Yahoo Board Nukes CEO Marissa Mayer’s $2 Million Bonus

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Eric Lieberman Managing Editor
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Yahoo CEO Marissa Mayer will not be awarded her 2016 bonus, which could have been worth up to $2 million. The penalty will hardly cost her, though, since she is one of the highest paid female executives in the world.

The board of directors nixed her reward after investigating the massive hack that affected more than 500 million users.

Mayer owns over 2,186,023 shares of Yahoo stock, according to a U.S. Securities and Exchange Commission filing (SEC). She is also likely to receive nearly $141 million after a merger with Verizon is finalized, regardless of the board of directors investigations, reports Fortune.

Official review reportedly discovered some of the highest people at the company, including the information security team and legal staff, knew an attacker in 2014 was stealing backup files that contained people’s personal data.

“But it is unclear whether and to what extent such evidence of exfiltration was effectively communicated and understood outside the information security team,” the company’s board said Wednesday in a securities filling, adding there is no conclusive evidence there was a deliberate attempt to suppress important information.

SEC, the federal agency that enforces business regulations, filed petitions for certain official documents in December to decipher whether Yahoo properly notified investors and the public after the large-scale theft.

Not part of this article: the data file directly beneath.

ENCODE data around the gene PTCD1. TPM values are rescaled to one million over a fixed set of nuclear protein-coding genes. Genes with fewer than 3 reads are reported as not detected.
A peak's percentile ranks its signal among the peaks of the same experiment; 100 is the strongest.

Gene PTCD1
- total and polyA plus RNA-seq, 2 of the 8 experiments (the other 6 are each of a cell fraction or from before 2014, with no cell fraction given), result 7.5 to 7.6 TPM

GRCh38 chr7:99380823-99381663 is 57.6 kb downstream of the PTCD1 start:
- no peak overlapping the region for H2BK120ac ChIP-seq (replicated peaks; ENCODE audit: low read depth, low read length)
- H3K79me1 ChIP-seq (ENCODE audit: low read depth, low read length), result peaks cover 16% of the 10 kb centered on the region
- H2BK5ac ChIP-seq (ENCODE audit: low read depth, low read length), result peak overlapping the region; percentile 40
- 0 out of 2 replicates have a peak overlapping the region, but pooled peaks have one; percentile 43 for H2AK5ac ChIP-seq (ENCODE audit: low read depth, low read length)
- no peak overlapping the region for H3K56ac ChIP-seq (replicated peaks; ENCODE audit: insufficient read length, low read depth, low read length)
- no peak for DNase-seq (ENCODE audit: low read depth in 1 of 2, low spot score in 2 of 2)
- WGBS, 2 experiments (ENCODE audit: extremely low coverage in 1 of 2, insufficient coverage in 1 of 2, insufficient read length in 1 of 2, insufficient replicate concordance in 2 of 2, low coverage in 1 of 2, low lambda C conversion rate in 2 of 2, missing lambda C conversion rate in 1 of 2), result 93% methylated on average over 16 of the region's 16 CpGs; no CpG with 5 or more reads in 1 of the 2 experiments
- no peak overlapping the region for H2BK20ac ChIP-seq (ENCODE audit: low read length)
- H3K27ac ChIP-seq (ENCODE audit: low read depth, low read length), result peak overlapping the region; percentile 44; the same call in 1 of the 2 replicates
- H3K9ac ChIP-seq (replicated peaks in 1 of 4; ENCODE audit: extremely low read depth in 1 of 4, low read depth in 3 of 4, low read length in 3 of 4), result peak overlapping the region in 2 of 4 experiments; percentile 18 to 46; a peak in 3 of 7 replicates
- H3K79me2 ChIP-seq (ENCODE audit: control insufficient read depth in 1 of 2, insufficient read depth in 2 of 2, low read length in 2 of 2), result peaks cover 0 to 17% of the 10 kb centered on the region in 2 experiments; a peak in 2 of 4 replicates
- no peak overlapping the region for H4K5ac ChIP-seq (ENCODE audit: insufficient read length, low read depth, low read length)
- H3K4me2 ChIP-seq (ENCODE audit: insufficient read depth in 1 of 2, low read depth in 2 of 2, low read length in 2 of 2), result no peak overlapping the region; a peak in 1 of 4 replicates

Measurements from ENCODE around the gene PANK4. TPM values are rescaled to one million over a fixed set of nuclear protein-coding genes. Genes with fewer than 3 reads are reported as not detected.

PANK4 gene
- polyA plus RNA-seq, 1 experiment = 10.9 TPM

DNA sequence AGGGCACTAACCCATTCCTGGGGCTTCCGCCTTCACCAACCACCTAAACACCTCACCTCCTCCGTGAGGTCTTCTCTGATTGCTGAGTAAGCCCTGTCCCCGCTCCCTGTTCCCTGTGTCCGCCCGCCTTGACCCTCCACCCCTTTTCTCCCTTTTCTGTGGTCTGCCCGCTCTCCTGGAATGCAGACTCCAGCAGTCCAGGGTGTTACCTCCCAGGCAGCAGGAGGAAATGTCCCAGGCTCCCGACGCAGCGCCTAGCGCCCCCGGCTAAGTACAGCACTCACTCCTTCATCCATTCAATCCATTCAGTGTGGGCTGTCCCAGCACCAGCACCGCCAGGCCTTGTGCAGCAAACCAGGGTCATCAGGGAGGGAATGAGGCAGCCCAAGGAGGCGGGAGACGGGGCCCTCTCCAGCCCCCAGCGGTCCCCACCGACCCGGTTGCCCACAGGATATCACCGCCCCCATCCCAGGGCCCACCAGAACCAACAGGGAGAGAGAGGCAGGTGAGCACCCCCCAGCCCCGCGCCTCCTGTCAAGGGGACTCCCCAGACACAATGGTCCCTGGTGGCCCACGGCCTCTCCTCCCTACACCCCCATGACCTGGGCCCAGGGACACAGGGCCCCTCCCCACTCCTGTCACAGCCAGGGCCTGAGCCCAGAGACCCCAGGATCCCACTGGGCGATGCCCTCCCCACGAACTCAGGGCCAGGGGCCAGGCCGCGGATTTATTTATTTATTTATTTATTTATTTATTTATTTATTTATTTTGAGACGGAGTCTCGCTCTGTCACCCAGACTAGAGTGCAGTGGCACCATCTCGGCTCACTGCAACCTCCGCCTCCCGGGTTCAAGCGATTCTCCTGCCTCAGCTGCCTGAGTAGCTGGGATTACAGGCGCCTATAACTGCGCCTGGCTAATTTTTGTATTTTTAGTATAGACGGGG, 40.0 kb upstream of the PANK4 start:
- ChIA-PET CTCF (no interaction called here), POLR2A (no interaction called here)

The massive breach the board investigated was separate from the one Yahoo announced in December. One billion accounts were hacked. It’s believed both of the cases are the two largest cyber thefts ever.

Mayer’s original contract with Yahoo (considered a negotiating success for the former Google executive) was worth a total of $365 million over five years.

Ronald S. Bell, Yahoo’s general counsel, also resigned as of Wednesday and will not receive monetary reward in the form of a severance package. (RELATED: Yahoo’s Christmas Cheer Is A Little More Humble This Year)

Around the time of Mayer’s hiring, Yahoo was ranked the number one web property, meaning it was once one of the most-frequented sites on the Internet.

But soon after, Yahoo (which was arguably already in a state of decline prior to Mayer’s arrival) started to nosedive due to many obstacles, including both of the massive breaches, along with a number of other debacles.

Verizon was in the middle of working out a deal to acquire Yahoo when several of these significant blunders occurred. The two parties went back and forth after more details emerged of the hacking incidents, with Verizon threatening a price cut in December that ultimately led to $350 million being sliced off the top of the original $4.83 billion deal. Some considered the initial agreement the “saddest $5 billion deal in tech history.”

Yahoo’s problems won’t end after the acquisition is complete. It faces “43 putative consumer class action lawsuits, four stockholder derivative actions and one putative stockholder class action” due to the security breaches.

Authorities are still conducting their own investigations. Yahoo is cooperating with the “federal, state, and foreign governmental officials,” which includes the SEC, the U.S. Federal Trade Commission, the U.S. Attorney’s Office for the Southern District of New York and two state attorneys general.

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